Carrying a shoulder bag and wearing jeans, Zhou went ahead on her own. When she asked to visit and ultimately rent hundreds of acres of Hunan's industrial zones, local officials were skeptical of the young woman.
Today, Lens Technology owns more than 100,000 square meters of production and R&D facilities at several locations in Hunan. "All of Hunan's leaders suddenly know us," Peng says. "We have maintained for six consecutive years the record as the province's number one import and export processing trade enterprise, and our sales are nearly 10 times those of 2010."
Lens Technology now produces and supplies 50% of the world's smartphone screens. From design to every step of the process, Zhou is personally involved. "She is a perfectionist," one senior manager says.
No family members in management
Zhou started her business with the help of her family because at that time she couldn't afford to hire people. But once her company grew to a certain size, she decided that they would no longer work for the company but would be given shares to continue enjoying its success.
"I can't allow my business to get on the wrong track because my family member wasn't up to the required level," Zhou explains. "Meanwhile, I can't be disrespectful either if that person is in a more senior position in the family."
Zhou is notably down-to-earth for someone of her wealth. She still take trains, eats fast-food noodles, and will go anywhere she feels the need to go with her bag hanging on her shoulder. "I don't like brand apparel," she says. "I've been wearing certain clothing of mine for years. When I gain and lose weight, I just get them adjusted!"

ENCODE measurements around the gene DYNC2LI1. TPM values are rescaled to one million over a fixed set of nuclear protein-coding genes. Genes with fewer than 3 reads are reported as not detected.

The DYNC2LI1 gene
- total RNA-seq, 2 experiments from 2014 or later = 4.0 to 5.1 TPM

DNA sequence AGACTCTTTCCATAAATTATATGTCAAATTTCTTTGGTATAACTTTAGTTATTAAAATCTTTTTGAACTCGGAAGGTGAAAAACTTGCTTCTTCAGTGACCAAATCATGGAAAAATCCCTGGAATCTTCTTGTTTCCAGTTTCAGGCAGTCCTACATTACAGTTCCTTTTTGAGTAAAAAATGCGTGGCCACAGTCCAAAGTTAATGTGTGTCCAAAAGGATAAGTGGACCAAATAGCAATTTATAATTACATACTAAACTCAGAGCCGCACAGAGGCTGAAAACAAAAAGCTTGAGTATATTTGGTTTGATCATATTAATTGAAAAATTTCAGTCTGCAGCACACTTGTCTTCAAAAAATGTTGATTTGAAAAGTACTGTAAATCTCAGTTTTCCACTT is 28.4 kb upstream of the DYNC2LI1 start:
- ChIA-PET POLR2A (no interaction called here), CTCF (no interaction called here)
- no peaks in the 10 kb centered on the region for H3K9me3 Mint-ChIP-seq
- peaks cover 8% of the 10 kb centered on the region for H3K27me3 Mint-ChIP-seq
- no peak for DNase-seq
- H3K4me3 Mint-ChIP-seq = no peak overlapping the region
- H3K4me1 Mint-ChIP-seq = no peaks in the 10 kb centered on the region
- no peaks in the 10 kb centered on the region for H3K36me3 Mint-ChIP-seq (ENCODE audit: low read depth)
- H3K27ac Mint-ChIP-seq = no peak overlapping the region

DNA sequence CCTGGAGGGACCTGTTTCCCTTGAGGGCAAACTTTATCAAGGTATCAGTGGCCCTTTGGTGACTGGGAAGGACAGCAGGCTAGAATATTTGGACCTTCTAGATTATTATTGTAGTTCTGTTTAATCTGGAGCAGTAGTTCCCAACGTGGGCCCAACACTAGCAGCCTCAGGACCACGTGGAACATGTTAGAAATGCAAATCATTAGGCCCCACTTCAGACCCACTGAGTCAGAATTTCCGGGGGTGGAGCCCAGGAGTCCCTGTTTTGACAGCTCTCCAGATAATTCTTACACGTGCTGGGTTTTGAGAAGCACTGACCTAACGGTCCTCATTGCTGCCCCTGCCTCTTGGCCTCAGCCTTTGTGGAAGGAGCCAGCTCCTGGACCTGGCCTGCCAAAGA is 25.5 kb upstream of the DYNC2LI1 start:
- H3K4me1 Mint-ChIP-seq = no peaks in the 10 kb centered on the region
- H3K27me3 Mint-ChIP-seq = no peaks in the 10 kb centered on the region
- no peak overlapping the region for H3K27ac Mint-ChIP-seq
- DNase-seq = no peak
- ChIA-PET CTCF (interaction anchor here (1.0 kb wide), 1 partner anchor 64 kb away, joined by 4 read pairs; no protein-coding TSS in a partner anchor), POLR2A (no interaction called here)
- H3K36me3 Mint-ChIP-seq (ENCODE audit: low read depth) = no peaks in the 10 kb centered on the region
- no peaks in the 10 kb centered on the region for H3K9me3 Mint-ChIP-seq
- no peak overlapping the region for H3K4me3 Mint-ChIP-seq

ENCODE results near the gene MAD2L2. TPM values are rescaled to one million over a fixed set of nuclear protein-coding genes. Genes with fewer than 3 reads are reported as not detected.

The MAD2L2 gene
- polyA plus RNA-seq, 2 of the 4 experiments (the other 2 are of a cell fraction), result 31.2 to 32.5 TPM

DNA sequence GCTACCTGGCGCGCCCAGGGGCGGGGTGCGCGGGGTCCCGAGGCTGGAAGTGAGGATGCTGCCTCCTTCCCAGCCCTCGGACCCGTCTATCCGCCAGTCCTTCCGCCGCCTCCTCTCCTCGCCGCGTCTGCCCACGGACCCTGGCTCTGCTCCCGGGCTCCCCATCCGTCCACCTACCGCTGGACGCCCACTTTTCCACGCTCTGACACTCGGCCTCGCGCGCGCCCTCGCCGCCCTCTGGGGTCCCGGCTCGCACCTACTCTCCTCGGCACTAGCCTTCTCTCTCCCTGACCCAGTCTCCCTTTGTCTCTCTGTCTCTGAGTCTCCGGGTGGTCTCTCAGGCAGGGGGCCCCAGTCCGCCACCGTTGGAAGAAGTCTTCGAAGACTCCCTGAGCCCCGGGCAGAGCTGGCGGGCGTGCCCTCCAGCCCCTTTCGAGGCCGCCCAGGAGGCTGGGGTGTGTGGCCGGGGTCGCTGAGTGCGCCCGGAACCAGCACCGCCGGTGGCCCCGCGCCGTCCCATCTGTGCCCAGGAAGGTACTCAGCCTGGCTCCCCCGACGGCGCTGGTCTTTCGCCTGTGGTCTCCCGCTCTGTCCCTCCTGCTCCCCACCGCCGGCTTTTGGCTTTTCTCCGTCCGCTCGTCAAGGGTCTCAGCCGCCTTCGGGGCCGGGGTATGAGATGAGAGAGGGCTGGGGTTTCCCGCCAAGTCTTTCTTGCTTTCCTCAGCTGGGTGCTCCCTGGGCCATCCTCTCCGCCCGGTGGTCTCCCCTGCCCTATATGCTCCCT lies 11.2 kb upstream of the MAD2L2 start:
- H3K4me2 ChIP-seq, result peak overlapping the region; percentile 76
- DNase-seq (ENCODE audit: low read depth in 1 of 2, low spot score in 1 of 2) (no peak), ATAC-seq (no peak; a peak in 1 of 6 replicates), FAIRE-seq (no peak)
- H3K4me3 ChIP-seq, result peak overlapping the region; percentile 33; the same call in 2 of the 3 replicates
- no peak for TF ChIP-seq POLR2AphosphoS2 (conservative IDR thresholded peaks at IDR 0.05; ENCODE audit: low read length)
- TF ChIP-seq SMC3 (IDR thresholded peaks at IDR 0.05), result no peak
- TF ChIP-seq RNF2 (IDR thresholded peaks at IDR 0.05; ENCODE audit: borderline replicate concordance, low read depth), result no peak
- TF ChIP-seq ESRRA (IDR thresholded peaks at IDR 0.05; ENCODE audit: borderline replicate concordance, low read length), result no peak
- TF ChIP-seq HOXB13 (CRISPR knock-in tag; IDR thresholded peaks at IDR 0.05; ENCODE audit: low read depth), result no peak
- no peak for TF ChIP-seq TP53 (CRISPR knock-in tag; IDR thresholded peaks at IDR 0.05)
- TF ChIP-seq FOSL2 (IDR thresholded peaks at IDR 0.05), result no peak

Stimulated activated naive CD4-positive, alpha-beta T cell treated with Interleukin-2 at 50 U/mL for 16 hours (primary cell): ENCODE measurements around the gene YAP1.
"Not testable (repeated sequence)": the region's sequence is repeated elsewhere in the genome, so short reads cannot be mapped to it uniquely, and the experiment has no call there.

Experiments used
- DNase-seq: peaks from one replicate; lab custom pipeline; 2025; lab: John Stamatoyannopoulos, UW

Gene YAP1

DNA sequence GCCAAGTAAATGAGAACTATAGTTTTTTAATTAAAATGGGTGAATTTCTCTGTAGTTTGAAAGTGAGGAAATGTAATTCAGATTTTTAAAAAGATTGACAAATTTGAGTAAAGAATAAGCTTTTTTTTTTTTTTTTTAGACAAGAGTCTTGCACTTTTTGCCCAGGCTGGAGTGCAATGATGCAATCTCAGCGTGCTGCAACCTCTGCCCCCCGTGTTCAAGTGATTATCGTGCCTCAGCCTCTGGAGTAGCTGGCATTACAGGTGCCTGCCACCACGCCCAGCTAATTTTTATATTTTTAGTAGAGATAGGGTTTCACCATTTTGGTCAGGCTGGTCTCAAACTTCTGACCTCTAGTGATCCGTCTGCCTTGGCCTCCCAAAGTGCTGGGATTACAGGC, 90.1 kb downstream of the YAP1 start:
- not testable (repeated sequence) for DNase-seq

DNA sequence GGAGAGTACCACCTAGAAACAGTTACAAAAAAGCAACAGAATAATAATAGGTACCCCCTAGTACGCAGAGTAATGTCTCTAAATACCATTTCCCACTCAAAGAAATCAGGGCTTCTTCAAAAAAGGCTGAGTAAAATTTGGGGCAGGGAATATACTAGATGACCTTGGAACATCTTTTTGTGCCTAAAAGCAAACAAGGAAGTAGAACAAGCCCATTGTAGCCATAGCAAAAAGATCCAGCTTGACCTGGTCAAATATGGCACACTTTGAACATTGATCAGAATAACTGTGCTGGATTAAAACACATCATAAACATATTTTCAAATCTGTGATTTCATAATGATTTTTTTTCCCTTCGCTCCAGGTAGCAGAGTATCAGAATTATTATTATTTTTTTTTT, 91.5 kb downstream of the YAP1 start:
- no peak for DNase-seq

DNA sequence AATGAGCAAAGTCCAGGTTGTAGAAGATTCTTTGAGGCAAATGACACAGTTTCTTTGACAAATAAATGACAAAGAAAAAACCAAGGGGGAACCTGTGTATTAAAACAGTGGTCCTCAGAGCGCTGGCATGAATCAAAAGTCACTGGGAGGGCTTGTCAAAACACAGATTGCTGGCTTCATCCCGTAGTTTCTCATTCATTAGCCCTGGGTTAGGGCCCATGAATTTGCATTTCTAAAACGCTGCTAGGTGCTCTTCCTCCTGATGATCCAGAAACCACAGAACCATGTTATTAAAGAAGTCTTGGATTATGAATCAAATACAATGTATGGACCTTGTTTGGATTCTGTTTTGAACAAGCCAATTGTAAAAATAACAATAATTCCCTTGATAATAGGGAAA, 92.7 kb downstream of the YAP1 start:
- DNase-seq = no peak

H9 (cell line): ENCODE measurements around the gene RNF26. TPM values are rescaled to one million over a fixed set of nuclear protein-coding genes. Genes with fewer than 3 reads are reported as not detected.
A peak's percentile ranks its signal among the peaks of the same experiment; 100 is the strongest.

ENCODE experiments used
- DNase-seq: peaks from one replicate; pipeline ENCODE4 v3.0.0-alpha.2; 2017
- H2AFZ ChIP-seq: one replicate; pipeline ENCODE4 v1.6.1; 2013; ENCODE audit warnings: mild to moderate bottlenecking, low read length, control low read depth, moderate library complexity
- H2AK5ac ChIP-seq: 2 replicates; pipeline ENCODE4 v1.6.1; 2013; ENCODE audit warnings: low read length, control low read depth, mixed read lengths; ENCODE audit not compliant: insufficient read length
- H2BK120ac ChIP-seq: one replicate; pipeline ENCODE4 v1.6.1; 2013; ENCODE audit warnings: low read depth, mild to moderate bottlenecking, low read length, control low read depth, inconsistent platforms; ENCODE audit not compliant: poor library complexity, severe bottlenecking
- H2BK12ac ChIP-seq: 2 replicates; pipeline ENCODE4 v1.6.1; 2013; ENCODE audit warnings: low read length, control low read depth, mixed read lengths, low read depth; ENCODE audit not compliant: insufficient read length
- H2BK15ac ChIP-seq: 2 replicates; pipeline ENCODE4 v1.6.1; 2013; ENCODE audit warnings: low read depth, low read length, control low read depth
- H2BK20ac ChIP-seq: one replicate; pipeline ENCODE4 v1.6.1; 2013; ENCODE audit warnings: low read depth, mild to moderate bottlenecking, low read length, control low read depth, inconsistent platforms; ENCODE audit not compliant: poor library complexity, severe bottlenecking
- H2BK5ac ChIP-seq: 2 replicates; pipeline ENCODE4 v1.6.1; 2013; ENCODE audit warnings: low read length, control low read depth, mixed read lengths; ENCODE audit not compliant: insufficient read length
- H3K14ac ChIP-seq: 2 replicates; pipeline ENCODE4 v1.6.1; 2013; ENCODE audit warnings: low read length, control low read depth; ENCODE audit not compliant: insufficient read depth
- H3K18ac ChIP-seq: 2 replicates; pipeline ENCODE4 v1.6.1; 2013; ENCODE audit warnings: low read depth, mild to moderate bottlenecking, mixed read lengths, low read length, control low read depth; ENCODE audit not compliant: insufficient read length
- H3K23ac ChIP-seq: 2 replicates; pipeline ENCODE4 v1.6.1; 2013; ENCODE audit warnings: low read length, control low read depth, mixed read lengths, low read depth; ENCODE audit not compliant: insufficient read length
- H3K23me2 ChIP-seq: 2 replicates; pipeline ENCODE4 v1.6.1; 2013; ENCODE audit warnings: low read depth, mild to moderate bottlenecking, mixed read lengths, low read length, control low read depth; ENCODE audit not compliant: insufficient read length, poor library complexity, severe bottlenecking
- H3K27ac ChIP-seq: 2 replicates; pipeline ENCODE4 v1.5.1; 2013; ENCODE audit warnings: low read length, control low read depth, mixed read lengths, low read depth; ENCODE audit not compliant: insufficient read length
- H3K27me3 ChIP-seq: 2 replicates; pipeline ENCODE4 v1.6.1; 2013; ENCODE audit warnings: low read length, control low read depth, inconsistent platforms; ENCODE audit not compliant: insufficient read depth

Taking care of workers
Lens Technology doesn't have strategic investors. "The reason why we have gone for a public listing is so that my team will share the benefits of our company with me," she says. "My shareholders are all the core executives. Besides, as we succeed, many people try to lure our talents. When they hold the firm's shares, this team is more steady."
She also strives to take care of the company's ordinary employees. She provides free dormitories, including apartments for couples, and rental subsidies to all of her workers. "I want my workers to feel happy working here," she says. "And when they go home they feel warm." On Mother's Day each year she encourages her workers to invite their mothers over to celebrate together.
But when it comes to herself, Zhou's devotion to workers seems to come at a high price. She lost her mother when she was very young, and since she started her own business she has been living on her own.
Today, her 7-year-old son lives in the Unites States with his nanny. "Every time we part, I tell him my responsibilities are to take care of my employees, whereas his is to turn the knowledge he learns from teachers into his own. For the moment we have different responsibilities," she says with tears in her eyes.
â€œOne time when I went to see my son, he happened to have a bad toothache. He endured the pain the whole night himself in his own room. The nanny took him to pull the tooth next morning, and my son insisted that he didn't need any anesthesia. And he asked me afterwards, "Am I very courageous, Mommy?""
Zhou says she often wonders whether she would have been as successufl if her mother hadn't died young.